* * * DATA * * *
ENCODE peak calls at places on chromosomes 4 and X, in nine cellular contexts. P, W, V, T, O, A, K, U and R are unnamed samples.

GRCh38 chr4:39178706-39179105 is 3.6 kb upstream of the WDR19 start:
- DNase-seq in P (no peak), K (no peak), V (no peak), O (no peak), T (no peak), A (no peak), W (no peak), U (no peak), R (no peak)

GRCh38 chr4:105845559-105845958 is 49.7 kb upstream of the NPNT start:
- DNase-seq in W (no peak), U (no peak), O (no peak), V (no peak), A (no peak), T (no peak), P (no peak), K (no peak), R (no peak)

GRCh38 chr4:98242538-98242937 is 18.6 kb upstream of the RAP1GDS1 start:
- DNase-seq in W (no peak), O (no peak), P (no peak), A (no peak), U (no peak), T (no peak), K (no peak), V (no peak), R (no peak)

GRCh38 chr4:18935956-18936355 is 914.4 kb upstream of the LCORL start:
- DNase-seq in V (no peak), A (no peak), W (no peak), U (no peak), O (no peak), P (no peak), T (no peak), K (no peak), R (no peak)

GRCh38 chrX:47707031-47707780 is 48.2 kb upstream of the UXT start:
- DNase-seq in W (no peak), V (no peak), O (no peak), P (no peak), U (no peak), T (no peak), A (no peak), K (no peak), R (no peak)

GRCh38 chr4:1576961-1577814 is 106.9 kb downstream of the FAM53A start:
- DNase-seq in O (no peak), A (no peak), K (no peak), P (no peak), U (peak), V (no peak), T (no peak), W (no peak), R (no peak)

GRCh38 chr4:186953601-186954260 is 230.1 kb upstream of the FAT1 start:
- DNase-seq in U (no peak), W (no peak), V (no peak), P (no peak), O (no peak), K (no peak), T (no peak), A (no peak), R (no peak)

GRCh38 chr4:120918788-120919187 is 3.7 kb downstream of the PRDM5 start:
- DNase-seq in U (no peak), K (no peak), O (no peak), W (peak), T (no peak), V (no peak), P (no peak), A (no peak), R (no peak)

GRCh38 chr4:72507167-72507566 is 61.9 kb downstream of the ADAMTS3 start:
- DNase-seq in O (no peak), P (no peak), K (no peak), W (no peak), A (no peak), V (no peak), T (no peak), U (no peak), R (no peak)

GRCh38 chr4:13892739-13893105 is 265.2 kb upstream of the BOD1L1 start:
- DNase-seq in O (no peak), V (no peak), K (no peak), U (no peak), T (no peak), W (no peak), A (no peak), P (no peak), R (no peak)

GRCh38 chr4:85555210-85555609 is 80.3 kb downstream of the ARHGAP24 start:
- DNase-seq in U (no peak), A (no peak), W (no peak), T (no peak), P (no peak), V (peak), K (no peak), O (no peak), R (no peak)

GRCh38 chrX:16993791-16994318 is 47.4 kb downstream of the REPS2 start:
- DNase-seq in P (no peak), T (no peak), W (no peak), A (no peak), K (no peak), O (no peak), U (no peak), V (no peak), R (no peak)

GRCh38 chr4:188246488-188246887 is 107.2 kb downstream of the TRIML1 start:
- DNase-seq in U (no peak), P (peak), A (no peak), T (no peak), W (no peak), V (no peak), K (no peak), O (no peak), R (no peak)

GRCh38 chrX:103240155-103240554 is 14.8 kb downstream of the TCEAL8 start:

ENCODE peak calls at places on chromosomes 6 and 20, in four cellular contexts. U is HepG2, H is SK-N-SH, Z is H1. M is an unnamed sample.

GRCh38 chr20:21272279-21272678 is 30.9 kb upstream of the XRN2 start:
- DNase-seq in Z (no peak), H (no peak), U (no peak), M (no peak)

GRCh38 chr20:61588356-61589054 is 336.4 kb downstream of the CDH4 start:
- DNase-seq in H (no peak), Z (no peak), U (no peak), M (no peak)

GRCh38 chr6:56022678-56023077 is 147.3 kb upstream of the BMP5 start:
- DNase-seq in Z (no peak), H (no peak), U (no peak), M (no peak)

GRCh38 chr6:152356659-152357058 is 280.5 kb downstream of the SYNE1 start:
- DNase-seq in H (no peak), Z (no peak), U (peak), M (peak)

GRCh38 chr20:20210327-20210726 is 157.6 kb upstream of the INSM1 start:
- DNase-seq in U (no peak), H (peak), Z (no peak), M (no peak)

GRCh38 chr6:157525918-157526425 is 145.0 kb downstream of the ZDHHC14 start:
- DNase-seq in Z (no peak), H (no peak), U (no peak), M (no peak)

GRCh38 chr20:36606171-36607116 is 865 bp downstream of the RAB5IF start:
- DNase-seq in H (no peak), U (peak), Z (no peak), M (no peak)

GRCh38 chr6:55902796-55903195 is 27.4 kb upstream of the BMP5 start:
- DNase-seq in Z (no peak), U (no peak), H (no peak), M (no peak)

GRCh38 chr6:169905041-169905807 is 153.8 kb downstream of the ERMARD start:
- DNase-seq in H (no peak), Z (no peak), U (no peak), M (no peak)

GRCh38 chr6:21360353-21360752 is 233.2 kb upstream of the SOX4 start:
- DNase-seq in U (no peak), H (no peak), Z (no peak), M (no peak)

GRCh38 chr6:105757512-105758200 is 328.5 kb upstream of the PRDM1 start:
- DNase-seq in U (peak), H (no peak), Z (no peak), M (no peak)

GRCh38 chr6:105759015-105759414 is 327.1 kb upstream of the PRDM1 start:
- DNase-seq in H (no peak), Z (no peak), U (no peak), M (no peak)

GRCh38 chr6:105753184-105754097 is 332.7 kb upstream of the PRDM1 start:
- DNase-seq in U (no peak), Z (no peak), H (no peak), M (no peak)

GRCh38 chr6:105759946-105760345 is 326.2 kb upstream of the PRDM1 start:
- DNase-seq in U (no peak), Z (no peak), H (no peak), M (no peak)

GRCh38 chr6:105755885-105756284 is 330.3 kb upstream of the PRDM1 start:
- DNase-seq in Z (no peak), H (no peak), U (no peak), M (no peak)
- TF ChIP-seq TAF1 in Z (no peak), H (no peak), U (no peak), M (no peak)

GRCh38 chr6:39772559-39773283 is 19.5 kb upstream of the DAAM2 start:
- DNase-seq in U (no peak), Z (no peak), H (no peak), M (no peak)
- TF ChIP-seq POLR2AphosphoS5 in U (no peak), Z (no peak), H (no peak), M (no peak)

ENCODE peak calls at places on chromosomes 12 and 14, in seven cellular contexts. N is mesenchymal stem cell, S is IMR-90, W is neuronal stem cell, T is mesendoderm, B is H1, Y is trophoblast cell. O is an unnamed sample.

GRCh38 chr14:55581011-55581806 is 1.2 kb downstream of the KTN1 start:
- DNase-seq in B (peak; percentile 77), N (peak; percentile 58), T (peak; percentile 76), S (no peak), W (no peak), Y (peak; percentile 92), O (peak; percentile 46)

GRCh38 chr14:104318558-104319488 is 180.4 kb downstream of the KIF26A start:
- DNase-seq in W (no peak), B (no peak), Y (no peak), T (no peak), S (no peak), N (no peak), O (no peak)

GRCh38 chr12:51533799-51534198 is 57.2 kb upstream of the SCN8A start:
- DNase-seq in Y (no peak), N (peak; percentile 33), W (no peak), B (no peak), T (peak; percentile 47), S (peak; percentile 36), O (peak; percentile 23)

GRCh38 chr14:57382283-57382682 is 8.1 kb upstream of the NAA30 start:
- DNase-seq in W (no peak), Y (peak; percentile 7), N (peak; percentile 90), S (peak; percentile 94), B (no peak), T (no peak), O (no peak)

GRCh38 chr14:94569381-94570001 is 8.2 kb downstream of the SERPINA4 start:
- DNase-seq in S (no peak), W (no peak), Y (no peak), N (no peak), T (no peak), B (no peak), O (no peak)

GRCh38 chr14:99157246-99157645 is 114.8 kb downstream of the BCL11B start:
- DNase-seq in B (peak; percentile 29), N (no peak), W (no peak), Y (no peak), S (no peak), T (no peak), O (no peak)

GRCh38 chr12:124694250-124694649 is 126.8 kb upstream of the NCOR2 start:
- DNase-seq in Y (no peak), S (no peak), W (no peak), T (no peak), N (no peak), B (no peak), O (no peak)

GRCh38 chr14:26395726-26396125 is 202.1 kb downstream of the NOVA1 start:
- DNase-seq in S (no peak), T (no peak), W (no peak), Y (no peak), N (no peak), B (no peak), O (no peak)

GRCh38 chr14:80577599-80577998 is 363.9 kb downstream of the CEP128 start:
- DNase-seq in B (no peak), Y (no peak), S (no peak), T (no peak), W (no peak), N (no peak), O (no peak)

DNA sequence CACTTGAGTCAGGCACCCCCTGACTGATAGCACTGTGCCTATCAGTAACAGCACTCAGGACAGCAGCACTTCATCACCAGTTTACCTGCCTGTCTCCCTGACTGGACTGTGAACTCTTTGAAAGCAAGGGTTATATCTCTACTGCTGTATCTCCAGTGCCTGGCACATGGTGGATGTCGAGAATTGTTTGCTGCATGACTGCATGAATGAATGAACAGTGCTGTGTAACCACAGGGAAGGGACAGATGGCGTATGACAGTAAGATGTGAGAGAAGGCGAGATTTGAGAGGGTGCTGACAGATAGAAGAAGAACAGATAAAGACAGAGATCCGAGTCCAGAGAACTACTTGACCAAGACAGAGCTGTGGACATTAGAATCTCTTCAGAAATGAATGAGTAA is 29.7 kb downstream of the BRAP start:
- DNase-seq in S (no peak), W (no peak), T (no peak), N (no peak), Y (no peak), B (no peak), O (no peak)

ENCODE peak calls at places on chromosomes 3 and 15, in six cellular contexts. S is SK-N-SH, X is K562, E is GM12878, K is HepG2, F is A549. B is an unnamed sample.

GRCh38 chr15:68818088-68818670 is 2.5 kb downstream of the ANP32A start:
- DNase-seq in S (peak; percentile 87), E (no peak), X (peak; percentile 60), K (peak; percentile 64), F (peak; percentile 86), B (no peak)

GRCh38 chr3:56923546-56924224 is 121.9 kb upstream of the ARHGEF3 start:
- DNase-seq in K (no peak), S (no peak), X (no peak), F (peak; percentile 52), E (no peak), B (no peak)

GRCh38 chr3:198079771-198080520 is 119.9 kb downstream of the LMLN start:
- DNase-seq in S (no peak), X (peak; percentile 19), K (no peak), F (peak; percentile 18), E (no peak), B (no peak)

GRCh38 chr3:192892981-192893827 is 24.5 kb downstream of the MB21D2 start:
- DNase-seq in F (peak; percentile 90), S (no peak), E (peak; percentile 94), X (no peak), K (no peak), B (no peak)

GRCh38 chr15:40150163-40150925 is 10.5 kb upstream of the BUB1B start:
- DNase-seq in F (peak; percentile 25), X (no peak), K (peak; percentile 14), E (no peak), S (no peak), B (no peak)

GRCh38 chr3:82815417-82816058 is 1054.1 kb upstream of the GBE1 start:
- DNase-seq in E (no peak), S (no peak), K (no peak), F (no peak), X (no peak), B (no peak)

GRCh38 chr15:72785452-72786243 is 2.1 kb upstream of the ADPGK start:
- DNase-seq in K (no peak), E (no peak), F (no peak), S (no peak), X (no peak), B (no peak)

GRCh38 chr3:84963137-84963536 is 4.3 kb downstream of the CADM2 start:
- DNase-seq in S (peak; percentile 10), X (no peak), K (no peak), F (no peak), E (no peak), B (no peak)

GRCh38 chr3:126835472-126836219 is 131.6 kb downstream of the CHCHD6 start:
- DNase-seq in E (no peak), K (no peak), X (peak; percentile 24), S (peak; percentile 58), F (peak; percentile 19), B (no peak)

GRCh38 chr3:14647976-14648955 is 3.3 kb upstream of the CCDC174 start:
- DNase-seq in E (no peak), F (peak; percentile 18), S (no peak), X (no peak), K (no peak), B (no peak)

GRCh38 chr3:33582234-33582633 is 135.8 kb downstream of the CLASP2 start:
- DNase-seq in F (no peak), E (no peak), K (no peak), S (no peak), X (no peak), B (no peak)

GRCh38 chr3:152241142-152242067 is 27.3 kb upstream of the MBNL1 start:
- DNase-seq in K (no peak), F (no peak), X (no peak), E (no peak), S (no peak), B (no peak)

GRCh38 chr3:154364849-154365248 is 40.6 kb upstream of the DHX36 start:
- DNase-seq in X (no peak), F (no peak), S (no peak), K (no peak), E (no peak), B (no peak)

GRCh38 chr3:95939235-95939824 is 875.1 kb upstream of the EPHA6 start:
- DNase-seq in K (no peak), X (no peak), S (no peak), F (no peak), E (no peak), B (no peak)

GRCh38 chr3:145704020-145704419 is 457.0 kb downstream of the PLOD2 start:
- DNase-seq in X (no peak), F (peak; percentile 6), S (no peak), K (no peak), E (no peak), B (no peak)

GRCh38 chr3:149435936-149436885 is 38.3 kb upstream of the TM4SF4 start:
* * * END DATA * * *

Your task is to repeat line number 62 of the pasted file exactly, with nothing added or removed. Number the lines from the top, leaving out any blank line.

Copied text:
- DNase-seq in U (no peak), Z (no peak), H (no peak), M (no peak)